It also doesn’t hurt that the kids treat him like a rock star when he shows up at school. “It’s great from an ego perspective,” he admits. “I think they like having someone new and different come in to work with them.”

The need for volunteers does not decrease as the students grow older. If anything, mentors who bring real-world experience into the classroom are more valuable than ever. For instance, at a twice-yearly Middle School Design Day, dozens of Shaker parents and community members who work in the STEM fields come in to talk about their jobs and engage students in hands-on activities related to what they are learning in school.

Mity Fowler, who served as co-president of the Middle School PTO and helped coordinate the event with parent Gretchen Witt, observes, “At this age, students are just starting to figure out what they might be interested in. Having parents from all different backgrounds come talk to them really helps them visualize how they might apply that information someday.”

Mentors are also in demand for High School students seeking to explore career options. Dan Bickerstaff, architect and owner of Ubiquitous Design, Ltd. in Shaker Heights, has sponsored several Shaker students over the years for their senior project. Two of those students are now pursuing architectural studies in college.

Volunteers (L-R) Dan Bickerstaff, Mike Schiavoni, and Pamela Watts

Volunteers (L-R) Dan Bickerstaff, Mike Schiavoni, and Pamela Watts

Bickerstaff also volunteered at an after-school program called Making Our Own Spaces, which gives Shaker Heights Middle School and High School students the opportunity to design and build structures to enhance their community. He spent an afternoon helping the kids learn to use power tools and talking to them about what it’s like to be an architect.

“Without a doubt it’s very rewarding,” says Bickerstaff. “I want to give back because so many people assisted me when I was a student.”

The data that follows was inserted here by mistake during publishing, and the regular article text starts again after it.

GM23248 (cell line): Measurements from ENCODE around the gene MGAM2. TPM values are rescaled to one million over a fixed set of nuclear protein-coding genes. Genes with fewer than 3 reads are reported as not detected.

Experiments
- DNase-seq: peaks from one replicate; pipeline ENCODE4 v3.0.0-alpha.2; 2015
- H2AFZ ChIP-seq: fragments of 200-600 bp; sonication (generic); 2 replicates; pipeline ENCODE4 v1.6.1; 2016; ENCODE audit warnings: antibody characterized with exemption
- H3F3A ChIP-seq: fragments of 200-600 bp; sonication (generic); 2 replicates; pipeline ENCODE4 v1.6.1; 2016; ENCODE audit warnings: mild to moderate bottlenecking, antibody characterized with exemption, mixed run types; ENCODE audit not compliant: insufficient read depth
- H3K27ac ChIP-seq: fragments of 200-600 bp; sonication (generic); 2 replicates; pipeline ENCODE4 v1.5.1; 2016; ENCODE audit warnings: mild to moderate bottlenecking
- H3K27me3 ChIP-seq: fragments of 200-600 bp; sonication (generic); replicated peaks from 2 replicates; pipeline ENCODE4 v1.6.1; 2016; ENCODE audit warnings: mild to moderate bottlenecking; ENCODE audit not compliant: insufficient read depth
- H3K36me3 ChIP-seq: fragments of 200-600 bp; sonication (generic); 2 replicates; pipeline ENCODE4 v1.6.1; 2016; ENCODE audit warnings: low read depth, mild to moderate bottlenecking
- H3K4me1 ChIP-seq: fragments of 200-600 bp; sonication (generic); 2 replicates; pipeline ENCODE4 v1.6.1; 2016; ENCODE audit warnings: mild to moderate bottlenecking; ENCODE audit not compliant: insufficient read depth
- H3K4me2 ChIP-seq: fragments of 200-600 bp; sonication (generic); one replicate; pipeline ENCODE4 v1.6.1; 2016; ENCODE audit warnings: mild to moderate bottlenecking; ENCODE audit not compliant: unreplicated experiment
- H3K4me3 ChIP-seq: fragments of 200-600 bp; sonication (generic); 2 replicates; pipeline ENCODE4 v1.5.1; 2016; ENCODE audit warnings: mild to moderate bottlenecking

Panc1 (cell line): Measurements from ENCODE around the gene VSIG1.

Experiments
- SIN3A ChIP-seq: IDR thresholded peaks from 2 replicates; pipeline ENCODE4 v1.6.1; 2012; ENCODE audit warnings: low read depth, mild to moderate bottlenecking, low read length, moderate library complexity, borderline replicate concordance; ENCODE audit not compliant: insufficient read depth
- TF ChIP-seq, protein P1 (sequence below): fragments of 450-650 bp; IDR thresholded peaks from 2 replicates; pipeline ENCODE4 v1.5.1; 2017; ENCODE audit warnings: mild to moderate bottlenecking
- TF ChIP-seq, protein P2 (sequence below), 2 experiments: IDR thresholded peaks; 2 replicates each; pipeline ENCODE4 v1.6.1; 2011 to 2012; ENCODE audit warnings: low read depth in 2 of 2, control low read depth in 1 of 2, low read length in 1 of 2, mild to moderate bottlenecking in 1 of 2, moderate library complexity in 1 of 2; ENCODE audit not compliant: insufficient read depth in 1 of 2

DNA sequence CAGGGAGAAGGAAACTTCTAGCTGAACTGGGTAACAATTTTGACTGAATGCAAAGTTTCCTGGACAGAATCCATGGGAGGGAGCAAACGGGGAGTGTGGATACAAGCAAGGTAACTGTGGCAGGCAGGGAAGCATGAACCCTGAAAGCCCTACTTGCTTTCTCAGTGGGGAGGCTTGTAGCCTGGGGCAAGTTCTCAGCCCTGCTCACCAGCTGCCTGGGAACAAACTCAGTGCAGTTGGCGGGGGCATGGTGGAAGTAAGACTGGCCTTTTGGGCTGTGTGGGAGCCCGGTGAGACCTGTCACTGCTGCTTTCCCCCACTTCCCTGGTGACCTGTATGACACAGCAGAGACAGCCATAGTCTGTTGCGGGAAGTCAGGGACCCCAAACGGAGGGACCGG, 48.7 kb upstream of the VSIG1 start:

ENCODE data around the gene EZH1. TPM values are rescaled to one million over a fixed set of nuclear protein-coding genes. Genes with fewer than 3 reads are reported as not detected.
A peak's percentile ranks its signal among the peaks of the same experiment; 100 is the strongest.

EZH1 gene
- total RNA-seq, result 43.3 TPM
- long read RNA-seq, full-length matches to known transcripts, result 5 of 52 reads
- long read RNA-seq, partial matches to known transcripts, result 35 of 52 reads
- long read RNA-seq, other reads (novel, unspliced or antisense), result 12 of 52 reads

Ruth Mayers, for one, would love to see even more community members join the ranks of volunteers in the Shaker schools. “People who support education – that is the most important gift you can give to your community. Grandparents in particular have a lot to offer, and I think we don’t tap into it enough.”

Shaker Schools Want YOU!

Interested in volunteering, but not sure what you’d like to do? Step one is to visit shaker.org/volunteer and fill out a brief online survey. Or call Keith Langford, Family and Community Engagement Coordinator, at 216-295-6268.

Volunteers who work one-on-one with Shaker students outside the presence of a staff member must complete a background check that involves having their fingerprints taken at the Administration Building. The process takes only a few minutes and is valid for one year. Call 216-295-4339 to schedule an appointment. No background check is required for volunteers who are always in the presence of a staff member.

The Parent Teacher Organization (PTO) at each school has volunteer opportunities for every level of interest and availability, both during the day and outside
of school hours. Sign up at Coffee on the Lawn at your child’s school at the start of the school year, or email your PTO president at any time to learn
about volunteer opportunities. Often, no particular expertise or time commitment is required.

For a roster of PTO contacts, visit shaker.org/ptocouncil.aspx.

Originally published in Shaker Life, Summer 2017.